Kago or Giving Order

WHY WE DO WHAT WE DO: Buddhism holds that sentient beings are diverse in their aspirations, interests, calibres and temperament. Thus, it proposes a wide range of methods and techniques to tame and enlighten them. There are sentient beings who can be liberated through peaceful methods such as teachings on non-violence and others who can be converted through use of wealth or magnetising powers. There are yet other beings such as malevolent and aggressive spirits, who cannot be pacified by peaceful methods. Such wild beings have to be helped through the use of compassionate force or violence. Thus, tantric Buddhism advocates four major categories of activities to help sentient beings: pacifying (zhiwa), intensifying (gyepa), magnetising (wang) and terrifying (dragpo) modes.

The ritual of kago, which most Bhutanese asks a lama to conduct, is a terrifying mode of enlightened activity through which the lama commands a malevolent spirit to stop harming a particular person. When a person ask the lama to do kago, the lama mentally takes the form a wrathful Buddha such as Vajrapani or Hayagriva, chants the associated mantra to cultivate spiritual power and then invokes the power of the enlightened beings and power of truth. Wielding these powers, the lama will then orders the spirit to stop harming the person. If the spirit disobeys, the lama, using his spiritual power and enlightened wrath, threatens to destroy the spirit through violent force and make the spirit’s head splinter into a hundred pieces. In the process, the lama will recite terrifying mantras and cast mustard seeds at the recipient to chase away the spirit. Then the lama visualises a circular fence around the kago recipient to protect the person from further harm.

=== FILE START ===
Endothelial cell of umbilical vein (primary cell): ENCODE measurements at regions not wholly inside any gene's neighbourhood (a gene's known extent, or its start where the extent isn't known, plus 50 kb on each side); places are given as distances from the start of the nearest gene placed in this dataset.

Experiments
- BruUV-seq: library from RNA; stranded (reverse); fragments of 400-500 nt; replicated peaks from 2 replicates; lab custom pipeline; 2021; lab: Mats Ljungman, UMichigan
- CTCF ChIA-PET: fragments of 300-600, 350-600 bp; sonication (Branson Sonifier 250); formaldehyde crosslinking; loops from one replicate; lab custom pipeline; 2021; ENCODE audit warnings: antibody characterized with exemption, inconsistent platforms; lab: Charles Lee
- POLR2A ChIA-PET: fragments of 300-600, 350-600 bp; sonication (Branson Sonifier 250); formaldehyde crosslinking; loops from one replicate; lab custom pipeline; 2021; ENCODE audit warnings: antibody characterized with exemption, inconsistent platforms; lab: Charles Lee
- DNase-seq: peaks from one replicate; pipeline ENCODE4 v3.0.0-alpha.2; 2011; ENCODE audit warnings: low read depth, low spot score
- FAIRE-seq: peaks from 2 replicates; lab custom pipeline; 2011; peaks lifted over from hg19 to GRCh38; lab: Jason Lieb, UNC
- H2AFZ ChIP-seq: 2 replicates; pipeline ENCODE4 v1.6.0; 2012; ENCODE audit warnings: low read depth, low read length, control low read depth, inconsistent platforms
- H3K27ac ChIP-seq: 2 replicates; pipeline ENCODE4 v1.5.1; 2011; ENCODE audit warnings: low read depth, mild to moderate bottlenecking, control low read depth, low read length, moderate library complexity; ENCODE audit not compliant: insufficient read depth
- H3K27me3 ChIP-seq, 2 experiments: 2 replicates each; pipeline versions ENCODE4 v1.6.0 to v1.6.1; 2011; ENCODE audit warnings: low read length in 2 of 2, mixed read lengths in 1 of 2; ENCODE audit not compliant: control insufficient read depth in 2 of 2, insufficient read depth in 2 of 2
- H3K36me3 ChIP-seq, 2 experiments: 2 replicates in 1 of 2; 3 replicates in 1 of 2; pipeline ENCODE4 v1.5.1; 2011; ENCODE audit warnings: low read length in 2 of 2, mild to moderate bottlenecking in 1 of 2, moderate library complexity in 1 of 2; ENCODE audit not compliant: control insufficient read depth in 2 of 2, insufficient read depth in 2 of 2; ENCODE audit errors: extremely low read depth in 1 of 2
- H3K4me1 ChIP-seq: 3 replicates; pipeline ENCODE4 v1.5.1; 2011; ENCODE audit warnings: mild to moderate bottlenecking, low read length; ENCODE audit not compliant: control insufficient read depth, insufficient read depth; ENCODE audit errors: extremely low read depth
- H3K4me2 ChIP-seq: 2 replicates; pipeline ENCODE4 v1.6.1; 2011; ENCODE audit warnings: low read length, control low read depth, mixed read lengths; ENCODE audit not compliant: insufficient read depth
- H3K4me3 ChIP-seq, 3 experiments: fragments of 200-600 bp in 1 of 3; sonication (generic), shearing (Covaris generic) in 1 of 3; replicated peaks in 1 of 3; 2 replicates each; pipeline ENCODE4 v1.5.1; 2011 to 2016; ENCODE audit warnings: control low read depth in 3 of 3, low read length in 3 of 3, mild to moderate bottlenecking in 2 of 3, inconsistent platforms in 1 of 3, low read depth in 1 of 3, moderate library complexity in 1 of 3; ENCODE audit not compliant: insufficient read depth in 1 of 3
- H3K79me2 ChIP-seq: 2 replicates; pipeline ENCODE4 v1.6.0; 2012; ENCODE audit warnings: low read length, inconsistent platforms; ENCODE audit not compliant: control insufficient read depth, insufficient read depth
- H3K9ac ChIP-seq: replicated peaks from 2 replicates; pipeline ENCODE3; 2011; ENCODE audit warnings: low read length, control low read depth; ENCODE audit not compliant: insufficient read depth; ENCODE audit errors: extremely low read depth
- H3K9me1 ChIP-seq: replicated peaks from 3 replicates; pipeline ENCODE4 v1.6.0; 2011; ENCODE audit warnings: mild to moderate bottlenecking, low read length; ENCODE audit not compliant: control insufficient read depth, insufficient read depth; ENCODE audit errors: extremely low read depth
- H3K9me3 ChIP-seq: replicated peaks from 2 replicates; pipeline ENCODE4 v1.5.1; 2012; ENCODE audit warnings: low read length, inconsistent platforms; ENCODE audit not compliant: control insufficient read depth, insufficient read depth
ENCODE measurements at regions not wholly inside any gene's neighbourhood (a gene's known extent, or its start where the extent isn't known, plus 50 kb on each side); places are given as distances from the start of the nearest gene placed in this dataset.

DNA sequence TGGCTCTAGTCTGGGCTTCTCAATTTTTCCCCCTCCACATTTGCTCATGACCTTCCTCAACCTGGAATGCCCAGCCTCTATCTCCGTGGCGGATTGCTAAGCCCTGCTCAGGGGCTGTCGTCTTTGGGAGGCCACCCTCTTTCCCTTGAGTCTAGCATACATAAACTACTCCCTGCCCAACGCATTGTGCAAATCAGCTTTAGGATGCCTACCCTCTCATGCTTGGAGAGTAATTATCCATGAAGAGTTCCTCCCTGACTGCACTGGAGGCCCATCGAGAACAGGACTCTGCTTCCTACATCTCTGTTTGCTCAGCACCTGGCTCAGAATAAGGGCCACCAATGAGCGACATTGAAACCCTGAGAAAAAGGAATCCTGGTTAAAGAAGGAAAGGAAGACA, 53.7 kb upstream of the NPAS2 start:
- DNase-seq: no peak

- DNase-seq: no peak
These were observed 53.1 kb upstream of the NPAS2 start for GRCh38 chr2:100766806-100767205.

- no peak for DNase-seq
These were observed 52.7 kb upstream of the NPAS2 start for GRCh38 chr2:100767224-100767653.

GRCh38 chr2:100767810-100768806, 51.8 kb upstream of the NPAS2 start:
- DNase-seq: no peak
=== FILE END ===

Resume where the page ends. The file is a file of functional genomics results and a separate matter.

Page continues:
Thus, the ritual of kago is basically giving a threatening order to the spirits to stop causing any harm. A highly enlightened lama can give a kago effectively and those who recite mantras properly to cultivate their power may also conduct the kago well. If a lama doesn’t have the power to scare away the spirit, it is pointless to give kago. In fact, the spirits may be provoked to cause more trouble.

Kago should not be sought as the first remedy as Buddhism doesn’t promote aggression as a way of dealing with problems. The first option for dealing with harmful spirits should be through love, compassion and other peaceful methods. Only when they fail, a lama may use the terrifying method of kago. Compassionate lamas are often reluctant to conduct kago because kago requires them to be aggressive towards the spirits who are also sentient beings deserving love and compassion.

If one has to receive kago, one must not only do it for oneself to avoid harm by evil spirits. One must do so out of compassion in order to stop the spirits from causing unnecessary harm and accumulating negative karma for themselves.

Dr Karma Phuntsho, is the founding director of Loden Foundation and author of The History of Bhutan

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